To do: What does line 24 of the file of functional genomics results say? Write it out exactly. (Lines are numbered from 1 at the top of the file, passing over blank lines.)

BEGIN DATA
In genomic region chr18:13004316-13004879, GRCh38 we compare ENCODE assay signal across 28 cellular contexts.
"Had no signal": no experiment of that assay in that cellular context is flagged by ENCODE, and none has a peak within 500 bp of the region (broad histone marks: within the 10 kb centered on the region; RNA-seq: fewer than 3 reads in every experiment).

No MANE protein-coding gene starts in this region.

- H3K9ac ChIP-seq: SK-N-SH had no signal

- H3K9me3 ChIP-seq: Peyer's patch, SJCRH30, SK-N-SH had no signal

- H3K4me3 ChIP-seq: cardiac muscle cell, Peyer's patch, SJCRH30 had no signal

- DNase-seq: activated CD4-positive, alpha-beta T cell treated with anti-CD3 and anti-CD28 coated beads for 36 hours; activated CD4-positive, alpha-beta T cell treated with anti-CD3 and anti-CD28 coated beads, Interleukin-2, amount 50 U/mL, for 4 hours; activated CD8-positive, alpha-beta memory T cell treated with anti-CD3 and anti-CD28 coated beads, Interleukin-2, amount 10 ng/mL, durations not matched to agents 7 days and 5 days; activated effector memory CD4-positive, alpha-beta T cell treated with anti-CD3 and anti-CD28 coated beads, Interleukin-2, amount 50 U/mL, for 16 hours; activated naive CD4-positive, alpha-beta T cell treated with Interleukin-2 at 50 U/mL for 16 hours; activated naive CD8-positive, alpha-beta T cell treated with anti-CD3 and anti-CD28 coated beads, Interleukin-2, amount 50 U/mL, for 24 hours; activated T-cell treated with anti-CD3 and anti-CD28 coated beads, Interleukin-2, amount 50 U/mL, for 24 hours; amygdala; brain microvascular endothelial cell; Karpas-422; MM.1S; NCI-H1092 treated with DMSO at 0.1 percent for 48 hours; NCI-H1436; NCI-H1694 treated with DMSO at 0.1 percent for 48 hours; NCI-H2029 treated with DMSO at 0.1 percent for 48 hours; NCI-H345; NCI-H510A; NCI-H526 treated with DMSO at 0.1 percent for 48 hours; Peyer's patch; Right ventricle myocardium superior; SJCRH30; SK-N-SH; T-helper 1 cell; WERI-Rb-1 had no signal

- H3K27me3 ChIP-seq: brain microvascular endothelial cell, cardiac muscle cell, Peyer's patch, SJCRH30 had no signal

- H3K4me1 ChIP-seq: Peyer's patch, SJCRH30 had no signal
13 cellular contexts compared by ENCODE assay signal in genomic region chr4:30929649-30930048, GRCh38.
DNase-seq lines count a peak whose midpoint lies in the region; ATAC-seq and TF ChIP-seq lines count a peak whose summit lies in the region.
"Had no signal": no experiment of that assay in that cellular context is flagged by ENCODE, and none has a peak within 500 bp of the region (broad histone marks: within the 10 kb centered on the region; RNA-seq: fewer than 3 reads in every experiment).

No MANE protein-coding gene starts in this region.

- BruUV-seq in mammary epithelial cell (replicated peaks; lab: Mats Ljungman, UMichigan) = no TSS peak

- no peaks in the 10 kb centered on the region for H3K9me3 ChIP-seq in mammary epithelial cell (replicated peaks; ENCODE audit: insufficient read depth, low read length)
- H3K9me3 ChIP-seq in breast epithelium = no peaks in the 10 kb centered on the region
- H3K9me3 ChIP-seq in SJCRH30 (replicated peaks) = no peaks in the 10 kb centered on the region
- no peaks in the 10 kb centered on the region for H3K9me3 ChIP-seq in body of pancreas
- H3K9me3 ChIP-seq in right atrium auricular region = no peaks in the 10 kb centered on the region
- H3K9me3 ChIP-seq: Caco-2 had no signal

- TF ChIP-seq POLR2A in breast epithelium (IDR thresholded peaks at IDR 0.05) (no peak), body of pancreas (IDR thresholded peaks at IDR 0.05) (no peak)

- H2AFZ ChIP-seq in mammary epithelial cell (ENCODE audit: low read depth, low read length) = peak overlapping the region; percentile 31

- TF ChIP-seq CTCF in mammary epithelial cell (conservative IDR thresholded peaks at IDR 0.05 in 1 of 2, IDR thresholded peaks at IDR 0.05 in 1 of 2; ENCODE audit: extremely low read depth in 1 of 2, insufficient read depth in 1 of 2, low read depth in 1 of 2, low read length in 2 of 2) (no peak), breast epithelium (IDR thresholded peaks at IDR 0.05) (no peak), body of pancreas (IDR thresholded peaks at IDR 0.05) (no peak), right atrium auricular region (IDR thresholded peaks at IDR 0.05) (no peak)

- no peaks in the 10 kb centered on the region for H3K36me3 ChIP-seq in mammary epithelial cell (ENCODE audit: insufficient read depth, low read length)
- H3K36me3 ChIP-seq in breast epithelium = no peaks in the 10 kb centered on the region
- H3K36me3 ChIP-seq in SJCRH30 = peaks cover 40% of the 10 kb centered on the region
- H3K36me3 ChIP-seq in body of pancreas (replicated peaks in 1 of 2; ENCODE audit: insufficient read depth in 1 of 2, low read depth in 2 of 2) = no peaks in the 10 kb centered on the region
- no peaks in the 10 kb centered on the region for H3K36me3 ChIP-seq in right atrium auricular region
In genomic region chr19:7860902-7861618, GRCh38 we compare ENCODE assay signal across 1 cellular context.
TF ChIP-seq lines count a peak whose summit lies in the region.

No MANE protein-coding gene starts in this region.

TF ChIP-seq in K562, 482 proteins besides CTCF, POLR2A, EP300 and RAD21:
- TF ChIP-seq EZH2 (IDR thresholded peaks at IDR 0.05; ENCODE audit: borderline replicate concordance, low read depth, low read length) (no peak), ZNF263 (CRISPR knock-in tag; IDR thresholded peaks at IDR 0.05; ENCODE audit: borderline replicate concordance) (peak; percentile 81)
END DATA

- no peaks in the 10 kb centered on the region for H3K36me3 ChIP-seq in mammary epithelial cell (ENCODE audit: insufficient read depth, low read length)